By Cynthia Flash Hemphill
What is the perfect wedding gift that parents can give a Sephardic bride? Read below to find out.
This summer, my friend's daughter got married in Seattle. It was your typical Big Fat Jewish wedding! The hotel, the nine bridesmaids. The handsome groom. The beautiful bride. The rabbi reading from his iPad. As the Greeks might say, The Full Catastrophe!!
But that wasn't all. This Sephardic Jewish wedding wouldn't, couldn't be complete without a special pastry from the old country - boyos (aka bulemas)!
Starting in June - three months before the September wedding - the bride and her parents, the future in-laws (with the groom on camera duty) and a bunch of friends - started baking boyos. The parents shopped for all the ingredients, then spent hours prepping the spinach filling. The next day, friends gathered to help assemble and bake the boyos. This process happened twice during the summer to make more than 500 beautiful cheesy handmade boyos. My friend even bought a new freezer to keep these precious goodies safe in her home as the big day approached.
I asked my friend why it was important to go through the expense and effort to make these delicacies. The bride wanted to include a bit of her Sephardic heritage in the wedding meal. The original plan was to offer them as appetizers before dinner at the hotel. But the hotel wouldn't allow the family to bring the boyos into the venue (fear of food poisoning, I guess). So the family came up with plan B. They decided to have them heated and available right after the ceremony at the synagogue so guests could take them "for the road" and enjoy them as they mingled outside or on their way to the reception.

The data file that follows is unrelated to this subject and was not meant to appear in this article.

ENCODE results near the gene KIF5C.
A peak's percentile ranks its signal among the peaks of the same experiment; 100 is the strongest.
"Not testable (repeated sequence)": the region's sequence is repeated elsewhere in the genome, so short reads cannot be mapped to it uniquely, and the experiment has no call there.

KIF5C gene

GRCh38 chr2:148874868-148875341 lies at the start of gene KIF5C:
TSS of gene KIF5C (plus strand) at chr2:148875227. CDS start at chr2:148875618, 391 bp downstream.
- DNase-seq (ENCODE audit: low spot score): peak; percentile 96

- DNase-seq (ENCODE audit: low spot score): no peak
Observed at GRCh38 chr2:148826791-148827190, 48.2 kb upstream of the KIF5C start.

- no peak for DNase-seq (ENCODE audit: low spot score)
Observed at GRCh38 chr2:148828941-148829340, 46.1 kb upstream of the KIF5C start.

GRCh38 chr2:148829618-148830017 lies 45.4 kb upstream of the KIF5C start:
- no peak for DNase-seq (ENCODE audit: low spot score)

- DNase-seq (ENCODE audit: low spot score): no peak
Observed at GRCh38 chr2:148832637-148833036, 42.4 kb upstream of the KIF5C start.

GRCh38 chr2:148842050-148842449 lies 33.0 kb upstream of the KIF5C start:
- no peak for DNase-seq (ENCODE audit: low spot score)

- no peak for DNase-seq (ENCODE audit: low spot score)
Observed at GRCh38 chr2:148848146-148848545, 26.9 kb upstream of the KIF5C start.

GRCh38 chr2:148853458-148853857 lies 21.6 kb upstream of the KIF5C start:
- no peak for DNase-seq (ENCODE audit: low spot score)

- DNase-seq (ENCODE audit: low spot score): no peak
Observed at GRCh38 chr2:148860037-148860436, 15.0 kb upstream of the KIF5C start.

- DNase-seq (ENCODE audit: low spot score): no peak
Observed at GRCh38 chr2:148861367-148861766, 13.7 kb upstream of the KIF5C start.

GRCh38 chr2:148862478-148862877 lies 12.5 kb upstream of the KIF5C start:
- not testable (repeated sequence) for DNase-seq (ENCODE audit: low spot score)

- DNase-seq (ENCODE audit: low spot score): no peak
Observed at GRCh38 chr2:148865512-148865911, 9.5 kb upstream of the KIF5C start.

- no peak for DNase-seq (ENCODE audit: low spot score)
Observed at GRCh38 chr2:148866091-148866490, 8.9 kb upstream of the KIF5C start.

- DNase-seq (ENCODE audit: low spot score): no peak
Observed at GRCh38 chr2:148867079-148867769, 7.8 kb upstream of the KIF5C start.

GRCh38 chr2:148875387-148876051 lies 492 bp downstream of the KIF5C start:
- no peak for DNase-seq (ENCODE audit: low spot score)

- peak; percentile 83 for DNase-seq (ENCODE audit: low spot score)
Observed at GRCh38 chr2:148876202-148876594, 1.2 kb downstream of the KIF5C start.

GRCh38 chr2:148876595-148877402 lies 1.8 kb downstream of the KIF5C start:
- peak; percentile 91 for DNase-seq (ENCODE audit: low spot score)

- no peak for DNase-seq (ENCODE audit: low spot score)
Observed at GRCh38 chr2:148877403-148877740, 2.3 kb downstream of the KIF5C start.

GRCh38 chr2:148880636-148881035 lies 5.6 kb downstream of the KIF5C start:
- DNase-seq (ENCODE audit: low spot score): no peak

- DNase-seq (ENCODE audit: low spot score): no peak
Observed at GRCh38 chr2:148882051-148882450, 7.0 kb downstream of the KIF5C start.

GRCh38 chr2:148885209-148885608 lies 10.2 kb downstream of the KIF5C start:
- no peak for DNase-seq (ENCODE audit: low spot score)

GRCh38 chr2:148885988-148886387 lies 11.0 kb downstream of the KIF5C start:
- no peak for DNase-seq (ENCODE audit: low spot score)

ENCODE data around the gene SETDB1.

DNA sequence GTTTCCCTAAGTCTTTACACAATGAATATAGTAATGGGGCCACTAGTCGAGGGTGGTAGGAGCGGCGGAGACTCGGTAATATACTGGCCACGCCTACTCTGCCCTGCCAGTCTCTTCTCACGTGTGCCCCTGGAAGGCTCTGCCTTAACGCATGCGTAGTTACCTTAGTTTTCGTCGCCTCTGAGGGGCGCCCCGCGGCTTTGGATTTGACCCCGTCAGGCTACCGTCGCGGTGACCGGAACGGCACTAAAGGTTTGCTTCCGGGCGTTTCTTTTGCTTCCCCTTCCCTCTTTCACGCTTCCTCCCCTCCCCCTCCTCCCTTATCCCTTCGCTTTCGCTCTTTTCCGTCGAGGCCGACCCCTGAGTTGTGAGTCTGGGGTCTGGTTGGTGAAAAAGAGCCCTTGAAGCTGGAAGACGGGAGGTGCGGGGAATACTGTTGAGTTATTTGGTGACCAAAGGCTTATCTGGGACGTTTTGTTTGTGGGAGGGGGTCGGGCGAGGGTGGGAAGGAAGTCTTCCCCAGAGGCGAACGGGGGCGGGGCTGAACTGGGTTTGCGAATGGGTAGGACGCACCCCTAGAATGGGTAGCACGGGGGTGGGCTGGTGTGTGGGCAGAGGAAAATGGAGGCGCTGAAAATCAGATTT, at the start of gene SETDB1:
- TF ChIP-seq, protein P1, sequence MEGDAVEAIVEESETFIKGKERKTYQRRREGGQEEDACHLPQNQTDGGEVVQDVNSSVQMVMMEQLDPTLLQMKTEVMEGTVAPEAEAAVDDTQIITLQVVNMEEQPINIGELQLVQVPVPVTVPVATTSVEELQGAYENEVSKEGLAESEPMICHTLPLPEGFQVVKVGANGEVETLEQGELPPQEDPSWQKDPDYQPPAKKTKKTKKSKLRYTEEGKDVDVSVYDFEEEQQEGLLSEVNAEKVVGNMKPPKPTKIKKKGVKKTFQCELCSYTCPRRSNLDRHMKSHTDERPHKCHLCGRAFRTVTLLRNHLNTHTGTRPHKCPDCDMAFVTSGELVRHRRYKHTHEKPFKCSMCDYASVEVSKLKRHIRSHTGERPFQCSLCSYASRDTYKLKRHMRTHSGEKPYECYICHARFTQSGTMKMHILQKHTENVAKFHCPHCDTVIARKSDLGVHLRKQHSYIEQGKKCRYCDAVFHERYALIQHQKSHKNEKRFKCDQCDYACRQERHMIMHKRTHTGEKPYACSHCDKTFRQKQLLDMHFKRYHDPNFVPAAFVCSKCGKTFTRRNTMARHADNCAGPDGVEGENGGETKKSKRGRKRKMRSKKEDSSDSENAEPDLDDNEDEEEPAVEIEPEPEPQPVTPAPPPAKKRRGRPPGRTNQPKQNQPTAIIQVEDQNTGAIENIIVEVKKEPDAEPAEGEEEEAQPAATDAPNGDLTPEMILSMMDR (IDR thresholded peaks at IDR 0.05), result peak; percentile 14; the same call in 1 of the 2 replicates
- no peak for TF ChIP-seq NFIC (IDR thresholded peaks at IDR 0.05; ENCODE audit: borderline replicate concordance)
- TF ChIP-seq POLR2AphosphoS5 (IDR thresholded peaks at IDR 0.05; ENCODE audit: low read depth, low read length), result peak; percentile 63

It was a beautiful gesture marked by a ton of work.
But of course, even with amazing forethought and effort, not everything goes as planned. Days before the wedding, my friend was at her home when her husband noticed a horrible stench. They followed their noses to the room with the new boyos freezer and realized that it had somehow become unplugged. Everything in it was ruined, including the 500+ boyos para la novia!!!!
At that point the family had two choices:
1. Ditch the boyos and enjoy the rest of the wedding.
2. Get more boyos.
Having come this far and doing this much for the perfect wedding, there really was only one choice: hire a caterer to recreate the boyos.
As they enjoyed the warm boyos after the ceremony, the guests - and even the bride - had no idea of the back story of the boyos.
Were they as good as the ones made by the family and friends? Not important.
The important take-away is that the bride got her boyos - a taste of her grandparent's Sephardic heritage shared on her wedding day. She also learned the full story during her father's speech to her at the reception - a story that showed how much she and the family's heritage meant to them all.